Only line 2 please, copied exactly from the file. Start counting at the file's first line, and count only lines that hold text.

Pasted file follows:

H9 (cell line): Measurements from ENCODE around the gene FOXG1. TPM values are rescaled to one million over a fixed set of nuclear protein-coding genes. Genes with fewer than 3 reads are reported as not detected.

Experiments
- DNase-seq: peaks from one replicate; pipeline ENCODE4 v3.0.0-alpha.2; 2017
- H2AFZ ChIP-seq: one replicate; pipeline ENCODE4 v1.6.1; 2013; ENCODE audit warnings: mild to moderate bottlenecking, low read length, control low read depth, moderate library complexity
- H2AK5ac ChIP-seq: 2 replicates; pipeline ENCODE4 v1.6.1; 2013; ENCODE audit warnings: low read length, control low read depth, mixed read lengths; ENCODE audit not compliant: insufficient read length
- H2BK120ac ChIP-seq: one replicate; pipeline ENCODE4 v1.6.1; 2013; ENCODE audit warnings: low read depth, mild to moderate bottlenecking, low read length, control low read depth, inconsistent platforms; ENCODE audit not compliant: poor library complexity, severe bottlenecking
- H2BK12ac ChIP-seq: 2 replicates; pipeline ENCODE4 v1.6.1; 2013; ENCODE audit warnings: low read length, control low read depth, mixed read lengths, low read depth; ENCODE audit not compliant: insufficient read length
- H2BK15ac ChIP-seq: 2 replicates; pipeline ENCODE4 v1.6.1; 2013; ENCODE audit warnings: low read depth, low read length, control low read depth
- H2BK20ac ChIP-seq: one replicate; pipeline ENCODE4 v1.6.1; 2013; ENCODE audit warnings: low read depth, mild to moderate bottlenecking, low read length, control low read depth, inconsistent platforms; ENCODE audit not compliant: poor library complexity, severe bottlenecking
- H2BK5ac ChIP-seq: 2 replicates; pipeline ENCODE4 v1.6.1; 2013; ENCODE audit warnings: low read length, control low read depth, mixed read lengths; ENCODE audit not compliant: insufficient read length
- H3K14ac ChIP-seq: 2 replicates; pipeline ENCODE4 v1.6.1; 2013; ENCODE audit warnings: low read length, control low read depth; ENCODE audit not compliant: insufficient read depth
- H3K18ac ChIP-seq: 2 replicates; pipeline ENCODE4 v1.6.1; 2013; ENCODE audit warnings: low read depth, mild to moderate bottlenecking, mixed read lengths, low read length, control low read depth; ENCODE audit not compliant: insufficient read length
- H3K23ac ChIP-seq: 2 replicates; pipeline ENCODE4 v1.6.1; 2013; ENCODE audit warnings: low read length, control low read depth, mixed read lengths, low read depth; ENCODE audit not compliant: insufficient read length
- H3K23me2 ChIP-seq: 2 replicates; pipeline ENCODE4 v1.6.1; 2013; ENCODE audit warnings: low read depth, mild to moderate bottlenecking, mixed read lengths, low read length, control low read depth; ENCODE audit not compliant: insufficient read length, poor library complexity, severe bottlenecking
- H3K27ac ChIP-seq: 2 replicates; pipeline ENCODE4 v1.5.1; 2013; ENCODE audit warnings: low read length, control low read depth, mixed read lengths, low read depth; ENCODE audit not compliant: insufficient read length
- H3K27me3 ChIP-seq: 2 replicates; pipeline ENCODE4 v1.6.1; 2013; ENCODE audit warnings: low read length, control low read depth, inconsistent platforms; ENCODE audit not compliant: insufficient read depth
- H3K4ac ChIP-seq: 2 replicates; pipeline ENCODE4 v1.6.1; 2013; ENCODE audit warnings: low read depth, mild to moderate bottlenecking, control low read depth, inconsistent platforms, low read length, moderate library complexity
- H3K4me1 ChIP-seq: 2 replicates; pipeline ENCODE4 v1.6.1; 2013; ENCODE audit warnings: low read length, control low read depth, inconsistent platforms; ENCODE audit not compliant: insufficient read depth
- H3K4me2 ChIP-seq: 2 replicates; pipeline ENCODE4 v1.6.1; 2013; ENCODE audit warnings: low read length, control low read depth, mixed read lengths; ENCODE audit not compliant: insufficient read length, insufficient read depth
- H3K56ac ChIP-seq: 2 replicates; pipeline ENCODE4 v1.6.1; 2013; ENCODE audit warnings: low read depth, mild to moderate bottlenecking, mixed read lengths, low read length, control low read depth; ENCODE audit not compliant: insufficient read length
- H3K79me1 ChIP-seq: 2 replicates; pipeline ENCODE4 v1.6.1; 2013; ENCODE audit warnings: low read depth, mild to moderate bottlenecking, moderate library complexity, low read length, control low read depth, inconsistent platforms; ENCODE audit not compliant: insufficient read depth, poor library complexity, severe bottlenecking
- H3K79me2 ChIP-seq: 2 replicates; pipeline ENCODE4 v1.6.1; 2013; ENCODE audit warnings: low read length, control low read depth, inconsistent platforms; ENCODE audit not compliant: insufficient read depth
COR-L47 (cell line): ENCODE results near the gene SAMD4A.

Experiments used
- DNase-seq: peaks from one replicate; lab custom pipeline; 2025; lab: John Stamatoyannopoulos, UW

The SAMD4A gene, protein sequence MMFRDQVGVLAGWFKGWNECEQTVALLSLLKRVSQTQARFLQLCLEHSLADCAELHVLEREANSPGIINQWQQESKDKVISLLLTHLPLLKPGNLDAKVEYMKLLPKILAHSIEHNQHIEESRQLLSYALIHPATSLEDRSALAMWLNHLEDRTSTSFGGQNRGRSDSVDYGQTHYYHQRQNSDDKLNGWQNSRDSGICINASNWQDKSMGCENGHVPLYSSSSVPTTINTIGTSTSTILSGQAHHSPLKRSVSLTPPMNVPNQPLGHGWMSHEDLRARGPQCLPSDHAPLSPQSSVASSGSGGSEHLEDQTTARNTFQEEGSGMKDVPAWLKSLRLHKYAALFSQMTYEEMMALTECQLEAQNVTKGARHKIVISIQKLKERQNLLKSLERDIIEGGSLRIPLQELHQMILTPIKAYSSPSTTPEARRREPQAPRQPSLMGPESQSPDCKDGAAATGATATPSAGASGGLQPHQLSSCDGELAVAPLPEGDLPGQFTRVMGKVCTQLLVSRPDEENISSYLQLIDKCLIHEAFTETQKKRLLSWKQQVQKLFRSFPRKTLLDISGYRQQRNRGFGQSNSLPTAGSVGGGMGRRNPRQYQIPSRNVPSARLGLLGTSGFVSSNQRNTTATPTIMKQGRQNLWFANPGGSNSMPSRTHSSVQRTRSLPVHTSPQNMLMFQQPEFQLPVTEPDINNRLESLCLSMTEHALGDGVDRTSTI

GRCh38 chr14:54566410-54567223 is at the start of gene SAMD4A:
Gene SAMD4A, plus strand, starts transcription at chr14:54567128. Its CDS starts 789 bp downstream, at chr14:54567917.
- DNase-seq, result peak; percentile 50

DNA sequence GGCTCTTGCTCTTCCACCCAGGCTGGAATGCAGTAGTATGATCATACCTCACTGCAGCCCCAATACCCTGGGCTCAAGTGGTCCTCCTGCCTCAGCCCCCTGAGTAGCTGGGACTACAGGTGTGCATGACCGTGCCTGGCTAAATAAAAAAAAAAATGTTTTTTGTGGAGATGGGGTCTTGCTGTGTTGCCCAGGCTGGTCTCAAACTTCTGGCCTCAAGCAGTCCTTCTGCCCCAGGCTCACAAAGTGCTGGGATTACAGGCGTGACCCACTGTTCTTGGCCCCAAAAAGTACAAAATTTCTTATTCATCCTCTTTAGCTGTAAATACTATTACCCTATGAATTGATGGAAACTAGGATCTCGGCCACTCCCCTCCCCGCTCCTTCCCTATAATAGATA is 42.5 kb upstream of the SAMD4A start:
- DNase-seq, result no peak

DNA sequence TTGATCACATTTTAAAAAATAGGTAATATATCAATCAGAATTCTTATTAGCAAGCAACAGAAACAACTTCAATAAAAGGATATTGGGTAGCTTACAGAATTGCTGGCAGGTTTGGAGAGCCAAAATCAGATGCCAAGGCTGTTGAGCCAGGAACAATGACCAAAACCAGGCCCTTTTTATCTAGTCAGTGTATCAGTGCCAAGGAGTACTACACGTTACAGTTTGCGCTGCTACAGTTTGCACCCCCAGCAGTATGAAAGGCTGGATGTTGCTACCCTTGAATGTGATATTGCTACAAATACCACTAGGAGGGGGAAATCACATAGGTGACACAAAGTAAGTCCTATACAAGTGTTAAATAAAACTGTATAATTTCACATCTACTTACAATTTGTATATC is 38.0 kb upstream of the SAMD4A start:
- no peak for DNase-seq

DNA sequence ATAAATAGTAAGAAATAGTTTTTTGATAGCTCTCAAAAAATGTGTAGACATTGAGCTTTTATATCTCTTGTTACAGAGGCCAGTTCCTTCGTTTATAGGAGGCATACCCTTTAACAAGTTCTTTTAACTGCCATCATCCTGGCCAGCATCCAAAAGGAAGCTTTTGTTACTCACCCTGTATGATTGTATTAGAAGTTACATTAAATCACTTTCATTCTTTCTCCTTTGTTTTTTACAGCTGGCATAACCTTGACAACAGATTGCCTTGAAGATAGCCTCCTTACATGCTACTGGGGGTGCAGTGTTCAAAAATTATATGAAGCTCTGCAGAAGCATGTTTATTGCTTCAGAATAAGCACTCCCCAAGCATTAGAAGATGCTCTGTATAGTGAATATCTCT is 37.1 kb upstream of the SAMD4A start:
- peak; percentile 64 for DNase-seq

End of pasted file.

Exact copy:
Experiments